The term Line of Control (LoC) refers to the military control line between the Indian and Pakistani controlled parts of the former princely state of Jammu and Kashmir—a line which does not constitute a legally recognized international boundary, but is the de facto border. Originally known as the Cease-fire Line, it was redesignated as the "Line of Control" following the Simla Agreement, which was signed on 3 July 1972. The part of the former princely state that is under Indian control is known as the state of Jammu and Kashmir. The Pakistani-controlled part is divided into Azad Jammu and Kashmir and Gilgit–Baltistan. The northernmost point of the Line of Control is known as NJ9842.
Another ceasefire line separates the Indian-controlled state of Jammu and Kashmir from the Chinese-controlled area known as Aksai Chin. Lying further to the east, it is known as the Line of Actual Control (LAC) and has been referred to as one of the most dangerous places in the world.
The Line of Control divided Kashmir into two parts and closed the Jehlum valley route, the only entrance and exit of the Kashmir Valley at that time. This territorial division, which to this day still exists, severed many villages and separated family members from each other.
The Pakistan Declaration of 1933 had envisioned the princely state of Jammu and Kashmir as one of the "five Northern units of India" that were to form the new nation of Pakistan, on the basis of its Muslim majority. Pakistan still claims the whole of Kashmir as its own territory, including Indian-controlled Kashmir. India has a different perspective on this interpretation.
Maharaja Hari Singh, King of the princely state of Kashmir and Jammu agreed to Governor-General Mountbatten's suggestion to sign the Instrument of Accession India demanded accession in return for assistance. India claimed that the whole territory of the princely state of Jammu and Kashmir had become Indian territory (India's official posture) due to the accession, it claims the whole region, including Azad Kashmir territory, as its own.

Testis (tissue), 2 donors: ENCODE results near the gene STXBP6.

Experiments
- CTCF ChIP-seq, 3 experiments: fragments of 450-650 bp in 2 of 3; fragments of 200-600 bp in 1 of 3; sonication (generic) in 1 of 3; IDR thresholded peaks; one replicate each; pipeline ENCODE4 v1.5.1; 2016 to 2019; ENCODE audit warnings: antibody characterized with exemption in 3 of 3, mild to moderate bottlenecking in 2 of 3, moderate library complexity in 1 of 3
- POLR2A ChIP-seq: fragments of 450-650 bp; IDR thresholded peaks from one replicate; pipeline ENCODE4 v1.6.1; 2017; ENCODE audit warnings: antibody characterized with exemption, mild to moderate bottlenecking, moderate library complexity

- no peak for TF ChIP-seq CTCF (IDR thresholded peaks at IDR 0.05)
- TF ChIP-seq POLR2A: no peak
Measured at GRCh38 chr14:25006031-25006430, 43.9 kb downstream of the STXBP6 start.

The Indian Line of Control fencing is a 550 km (340 mi) barrier along the 740 km (460 mi) disputed 1972 Line of Control (or ceasefire line). The fence, constructed by India, generally remains about 150 yards on the Indian-controlled side. Its stated purpose is to exclude arms smuggling and infiltration by Pakistani-based separatist militants.
The barrier itself consists of double-row of fencing and concertina wire eight to twelve feet (2.4–3.7 m) in height, and is electrified and connected to a network of motion sensors, thermal imaging devices, lighting systems and alarms. They act as "fast alert signals" to the Indian troops who can be alerted and ambush the infiltrators trying to sneak in. The small stretch of land between the rows of fencing is mined with thousands of landmines.
The construction of the barrier was begun in the 1990s, but slowed in the early 2000s as hostilities between India and Pakistan increased. After a November 2003 ceasefire agreement, building resumed and was completed in late 2004. LoC fencing was completed in Kashmir Valley and Jammu region on 30 September 2004. According to Indian military sources, the fence has reduced the numbers of militants who routinely cross into the Indian side of the disputed state to attack soldiers by 80%.
Pakistan has criticised the construction of the barrier, saying it violates both bilateral accords and relevant United Nations resolutions on the region. The European Union has supported India's stand calling the fencing as "improvement in technical means to control terrorists infiltration" and also pointing that the "Line of Control has been delineated in accordance with the 1972 Shimla agreement".